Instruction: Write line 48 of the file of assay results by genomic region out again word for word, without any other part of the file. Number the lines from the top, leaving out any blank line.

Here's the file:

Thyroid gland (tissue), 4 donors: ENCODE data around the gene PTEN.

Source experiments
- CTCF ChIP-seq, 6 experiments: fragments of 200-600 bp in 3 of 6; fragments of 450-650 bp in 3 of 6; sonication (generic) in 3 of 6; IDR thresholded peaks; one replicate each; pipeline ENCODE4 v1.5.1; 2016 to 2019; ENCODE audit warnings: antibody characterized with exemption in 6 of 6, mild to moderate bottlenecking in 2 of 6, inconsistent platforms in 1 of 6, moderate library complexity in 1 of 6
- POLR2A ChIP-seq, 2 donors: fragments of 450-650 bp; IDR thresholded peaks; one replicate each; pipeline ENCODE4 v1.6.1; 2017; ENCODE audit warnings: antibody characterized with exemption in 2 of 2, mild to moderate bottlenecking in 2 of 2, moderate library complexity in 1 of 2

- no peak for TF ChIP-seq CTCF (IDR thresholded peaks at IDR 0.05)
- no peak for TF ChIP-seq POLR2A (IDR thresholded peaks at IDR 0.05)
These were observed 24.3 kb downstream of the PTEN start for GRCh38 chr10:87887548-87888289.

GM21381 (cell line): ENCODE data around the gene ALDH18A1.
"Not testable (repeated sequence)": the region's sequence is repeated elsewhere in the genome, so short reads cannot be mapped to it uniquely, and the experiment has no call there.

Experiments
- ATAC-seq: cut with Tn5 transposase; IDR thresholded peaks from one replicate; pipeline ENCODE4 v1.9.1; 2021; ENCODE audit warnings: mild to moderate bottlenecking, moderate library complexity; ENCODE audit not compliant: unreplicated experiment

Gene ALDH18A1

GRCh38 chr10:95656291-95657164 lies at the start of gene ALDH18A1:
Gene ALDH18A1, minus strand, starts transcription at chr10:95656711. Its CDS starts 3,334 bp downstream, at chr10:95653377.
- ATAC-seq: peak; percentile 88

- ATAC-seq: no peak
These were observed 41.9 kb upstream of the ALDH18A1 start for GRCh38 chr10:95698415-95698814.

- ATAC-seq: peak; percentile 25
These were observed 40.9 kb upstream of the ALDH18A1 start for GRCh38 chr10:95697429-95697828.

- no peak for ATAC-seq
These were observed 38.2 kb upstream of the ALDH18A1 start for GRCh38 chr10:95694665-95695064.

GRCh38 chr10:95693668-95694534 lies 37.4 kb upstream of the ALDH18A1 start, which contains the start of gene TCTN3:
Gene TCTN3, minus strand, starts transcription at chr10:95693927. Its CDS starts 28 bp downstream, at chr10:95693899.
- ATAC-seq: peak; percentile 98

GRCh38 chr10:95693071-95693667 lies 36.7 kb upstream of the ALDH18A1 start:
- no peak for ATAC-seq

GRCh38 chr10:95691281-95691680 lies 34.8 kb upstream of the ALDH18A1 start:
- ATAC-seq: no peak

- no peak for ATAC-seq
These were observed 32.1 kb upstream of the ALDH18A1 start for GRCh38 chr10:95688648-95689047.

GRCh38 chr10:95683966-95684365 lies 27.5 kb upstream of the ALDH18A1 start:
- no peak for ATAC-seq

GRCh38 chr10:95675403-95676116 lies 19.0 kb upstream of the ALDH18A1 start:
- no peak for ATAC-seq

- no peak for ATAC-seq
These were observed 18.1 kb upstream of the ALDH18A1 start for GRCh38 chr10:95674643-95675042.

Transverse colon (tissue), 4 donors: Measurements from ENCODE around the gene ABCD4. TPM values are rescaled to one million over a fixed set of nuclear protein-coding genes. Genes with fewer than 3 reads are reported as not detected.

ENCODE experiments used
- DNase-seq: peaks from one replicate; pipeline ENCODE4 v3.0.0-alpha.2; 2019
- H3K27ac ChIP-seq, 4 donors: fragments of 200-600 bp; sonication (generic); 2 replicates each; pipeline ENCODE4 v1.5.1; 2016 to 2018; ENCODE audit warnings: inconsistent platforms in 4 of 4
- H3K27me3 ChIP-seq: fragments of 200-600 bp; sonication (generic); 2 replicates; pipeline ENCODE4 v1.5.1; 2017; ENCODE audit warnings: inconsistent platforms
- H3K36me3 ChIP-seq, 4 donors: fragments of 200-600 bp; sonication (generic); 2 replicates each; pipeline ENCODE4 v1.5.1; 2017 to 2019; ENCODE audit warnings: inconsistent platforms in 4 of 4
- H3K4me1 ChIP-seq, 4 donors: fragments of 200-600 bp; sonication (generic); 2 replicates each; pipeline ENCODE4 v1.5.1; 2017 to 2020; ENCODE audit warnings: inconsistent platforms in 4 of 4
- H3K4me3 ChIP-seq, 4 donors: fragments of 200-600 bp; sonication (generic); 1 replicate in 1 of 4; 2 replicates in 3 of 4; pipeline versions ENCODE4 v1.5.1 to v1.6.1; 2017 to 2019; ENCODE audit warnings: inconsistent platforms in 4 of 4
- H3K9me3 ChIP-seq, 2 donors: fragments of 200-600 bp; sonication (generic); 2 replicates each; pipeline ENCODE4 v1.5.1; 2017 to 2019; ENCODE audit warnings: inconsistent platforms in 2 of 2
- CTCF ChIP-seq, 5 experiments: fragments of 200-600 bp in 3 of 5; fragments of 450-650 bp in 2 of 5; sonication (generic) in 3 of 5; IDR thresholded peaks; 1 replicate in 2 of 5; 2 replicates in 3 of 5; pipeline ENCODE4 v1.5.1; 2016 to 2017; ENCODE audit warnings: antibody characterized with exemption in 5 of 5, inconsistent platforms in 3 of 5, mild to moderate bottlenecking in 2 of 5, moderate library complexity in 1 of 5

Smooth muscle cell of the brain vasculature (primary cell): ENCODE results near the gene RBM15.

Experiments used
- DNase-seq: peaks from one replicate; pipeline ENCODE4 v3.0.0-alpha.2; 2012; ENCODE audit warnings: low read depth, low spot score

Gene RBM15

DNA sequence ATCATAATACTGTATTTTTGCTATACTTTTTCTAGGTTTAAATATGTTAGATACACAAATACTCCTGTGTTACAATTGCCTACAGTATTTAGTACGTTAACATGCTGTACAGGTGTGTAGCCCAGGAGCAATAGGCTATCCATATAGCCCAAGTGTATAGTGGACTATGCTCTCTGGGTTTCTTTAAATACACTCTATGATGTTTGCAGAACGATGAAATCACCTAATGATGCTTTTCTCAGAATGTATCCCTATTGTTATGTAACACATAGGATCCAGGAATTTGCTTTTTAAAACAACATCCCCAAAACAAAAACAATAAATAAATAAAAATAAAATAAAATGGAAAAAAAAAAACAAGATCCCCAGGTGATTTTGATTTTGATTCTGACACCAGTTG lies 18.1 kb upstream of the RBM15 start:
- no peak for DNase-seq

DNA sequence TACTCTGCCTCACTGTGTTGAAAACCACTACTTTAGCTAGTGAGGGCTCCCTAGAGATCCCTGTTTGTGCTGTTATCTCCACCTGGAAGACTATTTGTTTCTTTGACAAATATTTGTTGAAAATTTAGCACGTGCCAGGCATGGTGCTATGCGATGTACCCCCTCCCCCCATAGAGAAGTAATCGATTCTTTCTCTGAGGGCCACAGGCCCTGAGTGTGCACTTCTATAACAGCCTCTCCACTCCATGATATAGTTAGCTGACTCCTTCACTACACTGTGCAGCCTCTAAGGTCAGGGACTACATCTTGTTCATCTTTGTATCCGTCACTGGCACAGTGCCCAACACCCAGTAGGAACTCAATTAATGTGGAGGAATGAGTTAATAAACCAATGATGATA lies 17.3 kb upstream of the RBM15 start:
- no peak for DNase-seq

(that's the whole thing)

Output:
Experiments used